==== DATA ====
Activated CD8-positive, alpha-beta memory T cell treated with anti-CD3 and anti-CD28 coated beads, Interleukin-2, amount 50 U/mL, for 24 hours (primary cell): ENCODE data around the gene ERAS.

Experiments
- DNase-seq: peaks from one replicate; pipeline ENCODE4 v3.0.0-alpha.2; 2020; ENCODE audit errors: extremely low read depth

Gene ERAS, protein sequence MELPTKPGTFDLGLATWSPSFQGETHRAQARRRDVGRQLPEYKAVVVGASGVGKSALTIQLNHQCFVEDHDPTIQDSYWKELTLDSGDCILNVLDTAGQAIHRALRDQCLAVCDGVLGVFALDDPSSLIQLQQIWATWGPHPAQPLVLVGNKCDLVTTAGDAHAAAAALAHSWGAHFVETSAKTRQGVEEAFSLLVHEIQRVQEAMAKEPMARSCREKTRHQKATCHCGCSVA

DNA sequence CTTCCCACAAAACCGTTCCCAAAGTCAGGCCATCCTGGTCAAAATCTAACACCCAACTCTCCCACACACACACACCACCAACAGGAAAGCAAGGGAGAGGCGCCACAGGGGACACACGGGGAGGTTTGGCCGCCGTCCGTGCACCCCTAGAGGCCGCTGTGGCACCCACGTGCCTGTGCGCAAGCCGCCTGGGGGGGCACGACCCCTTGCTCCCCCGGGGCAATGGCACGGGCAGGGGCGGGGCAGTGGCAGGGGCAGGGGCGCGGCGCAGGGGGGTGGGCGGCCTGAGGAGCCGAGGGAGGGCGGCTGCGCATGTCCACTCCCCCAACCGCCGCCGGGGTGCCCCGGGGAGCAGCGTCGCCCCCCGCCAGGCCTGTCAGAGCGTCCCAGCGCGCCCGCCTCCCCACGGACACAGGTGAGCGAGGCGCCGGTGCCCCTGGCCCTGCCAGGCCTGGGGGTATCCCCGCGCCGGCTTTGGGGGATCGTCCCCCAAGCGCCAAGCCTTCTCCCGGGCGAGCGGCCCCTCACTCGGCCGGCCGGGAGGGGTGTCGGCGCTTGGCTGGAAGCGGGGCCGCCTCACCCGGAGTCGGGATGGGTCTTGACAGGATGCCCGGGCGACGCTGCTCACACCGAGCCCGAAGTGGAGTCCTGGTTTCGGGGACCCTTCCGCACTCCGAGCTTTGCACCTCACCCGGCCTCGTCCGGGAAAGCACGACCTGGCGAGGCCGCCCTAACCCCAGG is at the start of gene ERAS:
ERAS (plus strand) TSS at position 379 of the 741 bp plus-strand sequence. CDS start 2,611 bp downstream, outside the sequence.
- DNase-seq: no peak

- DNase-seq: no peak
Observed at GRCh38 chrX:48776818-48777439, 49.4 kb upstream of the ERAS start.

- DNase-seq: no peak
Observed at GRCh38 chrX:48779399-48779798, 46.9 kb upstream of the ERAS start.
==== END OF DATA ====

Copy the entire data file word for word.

Activated CD8-positive, alpha-beta memory T cell treated with anti-CD3 and anti-CD28 coated beads, Interleukin-2, amount 50 U/mL, for 24 hours (primary cell): ENCODE data around the gene ERAS.

Experiments
- DNase-seq: peaks from one replicate; pipeline ENCODE4 v3.0.0-alpha.2; 2020; ENCODE audit errors: extremely low read depth

Gene ERAS, protein sequence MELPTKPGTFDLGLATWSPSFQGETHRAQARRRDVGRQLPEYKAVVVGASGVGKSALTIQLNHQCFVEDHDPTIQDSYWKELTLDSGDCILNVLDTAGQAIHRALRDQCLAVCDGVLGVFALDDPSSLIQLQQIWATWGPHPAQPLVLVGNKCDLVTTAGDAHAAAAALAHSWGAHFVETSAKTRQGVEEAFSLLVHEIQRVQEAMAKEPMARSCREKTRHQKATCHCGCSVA

DNA sequence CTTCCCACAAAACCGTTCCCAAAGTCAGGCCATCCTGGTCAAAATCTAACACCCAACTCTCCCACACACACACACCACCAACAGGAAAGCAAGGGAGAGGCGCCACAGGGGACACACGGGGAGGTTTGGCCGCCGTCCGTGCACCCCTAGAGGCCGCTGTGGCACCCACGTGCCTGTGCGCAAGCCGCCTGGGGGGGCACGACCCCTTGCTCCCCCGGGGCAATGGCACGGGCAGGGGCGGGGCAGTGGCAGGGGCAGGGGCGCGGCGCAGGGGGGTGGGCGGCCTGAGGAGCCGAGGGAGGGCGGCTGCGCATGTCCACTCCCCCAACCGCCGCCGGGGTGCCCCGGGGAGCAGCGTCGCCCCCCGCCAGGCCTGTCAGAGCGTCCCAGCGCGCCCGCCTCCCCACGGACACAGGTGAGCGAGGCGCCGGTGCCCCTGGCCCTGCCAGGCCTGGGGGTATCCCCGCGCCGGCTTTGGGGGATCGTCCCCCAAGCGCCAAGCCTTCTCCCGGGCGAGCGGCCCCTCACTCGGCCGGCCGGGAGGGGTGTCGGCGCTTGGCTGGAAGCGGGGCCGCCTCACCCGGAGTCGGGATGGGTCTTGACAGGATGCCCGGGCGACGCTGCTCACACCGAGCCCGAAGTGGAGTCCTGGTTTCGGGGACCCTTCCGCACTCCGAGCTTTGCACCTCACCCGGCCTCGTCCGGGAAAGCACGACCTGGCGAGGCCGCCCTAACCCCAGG is at the start of gene ERAS:
ERAS (plus strand) TSS at position 379 of the 741 bp plus-strand sequence. CDS start 2,611 bp downstream, outside the sequence.
- DNase-seq: no peak

- DNase-seq: no peak
Observed at GRCh38 chrX:48776818-48777439, 49.4 kb upstream of the ERAS start.

- DNase-seq: no peak
Observed at GRCh38 chrX:48779399-48779798, 46.9 kb upstream of the ERAS start.